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You are here: Home Free Software Supporter 2015 Free Software Supporter - Issue 86, June 2015

Free Software Supporter - Issue 86, June 2015

by Free Software Foundation Contributions Published on May 14, 2015 05:18 PM
Welcome to the Free Software Supporter, the Free Software Foundation's monthly news digest and action update -- being read by you and 88,999 other activists. That's 1,223 more than last month!


  • The International Day Against DRM
  • Next year's International Day Against DRM: Are you in?
  • RMS' travels from March through May 2015 - Quezón City, Iligan, Yangon, Mandalay, Lyon
  • The Licensing and Compliance Lab interviews François Marier, creator of Libravatar
  • Sysadmin adventures: When weather threatens our work
  • Asking Obama to protect encryption, and why that's not enough
  • Free Software Foundation announces deputy director search
  • LibrePlanet forever! Watch five sessions from 2015 online
  • The FSF is hiring: Seeking a Boston-area full-time web developer
  • Why doesn't the FSF release GPG-signed copies of its licenses?
  • Now available from GNU Press, the NeuG True Random Number Generator
  • INTA Committee in the European Parliament Backs ISDS in TTIP
  • FSFE is looking for a systems administrator and architect
  • Unitary Patent: the Court of Justice opens the door to software patents
  • Join the FSF and friends in updating the Free Software Directory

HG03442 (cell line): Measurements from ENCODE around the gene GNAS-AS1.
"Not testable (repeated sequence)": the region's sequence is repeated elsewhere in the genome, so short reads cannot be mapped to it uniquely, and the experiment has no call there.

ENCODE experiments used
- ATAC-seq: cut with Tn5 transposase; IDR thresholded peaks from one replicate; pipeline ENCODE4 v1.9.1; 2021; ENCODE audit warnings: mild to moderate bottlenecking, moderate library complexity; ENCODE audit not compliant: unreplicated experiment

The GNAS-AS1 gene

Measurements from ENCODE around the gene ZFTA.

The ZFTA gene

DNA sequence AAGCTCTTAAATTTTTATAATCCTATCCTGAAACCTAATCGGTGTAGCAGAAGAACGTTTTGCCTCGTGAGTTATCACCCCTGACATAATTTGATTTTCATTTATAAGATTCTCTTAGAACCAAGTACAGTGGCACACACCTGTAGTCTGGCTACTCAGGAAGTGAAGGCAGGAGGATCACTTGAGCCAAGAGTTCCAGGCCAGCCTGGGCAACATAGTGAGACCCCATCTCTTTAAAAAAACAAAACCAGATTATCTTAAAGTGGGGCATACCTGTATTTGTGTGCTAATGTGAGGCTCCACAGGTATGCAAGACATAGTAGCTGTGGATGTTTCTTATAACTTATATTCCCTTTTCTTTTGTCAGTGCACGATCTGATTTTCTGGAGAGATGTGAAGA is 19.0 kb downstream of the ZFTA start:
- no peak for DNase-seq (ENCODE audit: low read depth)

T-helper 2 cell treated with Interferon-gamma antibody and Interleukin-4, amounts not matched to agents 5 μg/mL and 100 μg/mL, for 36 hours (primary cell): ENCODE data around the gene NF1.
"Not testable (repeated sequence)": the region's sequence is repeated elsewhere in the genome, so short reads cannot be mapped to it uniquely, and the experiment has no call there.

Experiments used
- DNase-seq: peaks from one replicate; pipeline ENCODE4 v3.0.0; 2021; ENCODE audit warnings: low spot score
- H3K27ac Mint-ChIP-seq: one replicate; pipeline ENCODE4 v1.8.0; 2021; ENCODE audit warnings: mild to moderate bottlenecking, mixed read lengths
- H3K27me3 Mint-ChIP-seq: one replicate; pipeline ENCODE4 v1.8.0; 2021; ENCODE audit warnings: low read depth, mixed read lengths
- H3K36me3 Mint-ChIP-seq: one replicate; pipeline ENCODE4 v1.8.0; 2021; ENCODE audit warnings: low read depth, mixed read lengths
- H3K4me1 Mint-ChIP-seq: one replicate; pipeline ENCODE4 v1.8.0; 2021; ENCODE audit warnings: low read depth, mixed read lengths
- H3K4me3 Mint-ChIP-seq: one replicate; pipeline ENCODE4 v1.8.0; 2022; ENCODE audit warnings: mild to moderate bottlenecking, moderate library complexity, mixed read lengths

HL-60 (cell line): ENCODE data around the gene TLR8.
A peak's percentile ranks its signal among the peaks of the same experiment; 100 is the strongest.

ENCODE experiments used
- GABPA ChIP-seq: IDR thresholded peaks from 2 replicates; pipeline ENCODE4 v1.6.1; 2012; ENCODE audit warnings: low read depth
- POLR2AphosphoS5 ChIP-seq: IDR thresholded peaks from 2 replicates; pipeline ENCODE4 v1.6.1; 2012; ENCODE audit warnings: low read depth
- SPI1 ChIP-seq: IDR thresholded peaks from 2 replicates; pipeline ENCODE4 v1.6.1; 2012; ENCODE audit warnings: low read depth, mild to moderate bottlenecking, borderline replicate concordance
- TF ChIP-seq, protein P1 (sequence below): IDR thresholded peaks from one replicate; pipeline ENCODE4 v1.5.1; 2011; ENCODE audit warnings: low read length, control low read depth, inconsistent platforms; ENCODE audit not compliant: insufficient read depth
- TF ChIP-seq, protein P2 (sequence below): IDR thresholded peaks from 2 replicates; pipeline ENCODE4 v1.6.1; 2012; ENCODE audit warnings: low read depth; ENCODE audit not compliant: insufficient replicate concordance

• LibrePlanet featured resource: GPG guide
  • GNU Spotlight with Brandon Invergo: Nineteen new GNU releases!
  • GNU Toolchain Update
  • Richard Stallman's speaking schedule
  • Thank GNUs!
  • GNU copyright contributions
  • Take action with the FSF!

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The International Day Against DRM 2015

On May 6th, people all over the world spoke out against Digital Restrictions Management (DRM) with flyering, rallies, jam sessions, and writings. The ninth International Day Against DRM was a landslide of community activism in support of media users' rights.

Protestors at the New York City Apple store were evicted by uncomfortable security guards. Principled cooks in Italy created painfully spicy—but tasty-looking—DRM-themed snacks to illustrate the bait-and-switch deception of DRM-encumbered media. And a solitary activist took on the entire University of Illinois at Chicago campus with nothing but a few hundred flyers and an unflappable attitude.

As the largest anti-DRM event in the world, the International Day Against DRM is an important counterpoint to the pro-DRM message broadcast by powerful media and software companies. The Day is coordinated by Defective by Design, the anti-DRM campaign of the Free Software Foundation. Check out photos from actions around the world:

From May 6th

Kat Walsh, a lawyer with extensive background in the free culture movement, who recently joined the Free Software Foundation's board of directors, shared her thoughts on the worst thing about DRM: most of the time, everything seems to work.

Free Software Foundation board member Benjamin Mako Hill discussed the rise of DRM in subscription streaming services like Spotify and Pandora.

In case you thought we were taking the International Day Against DRM too seriously, Mako lightens things up with a mysterious, locked door in a university building. Is it locked up with DRM? We may never know.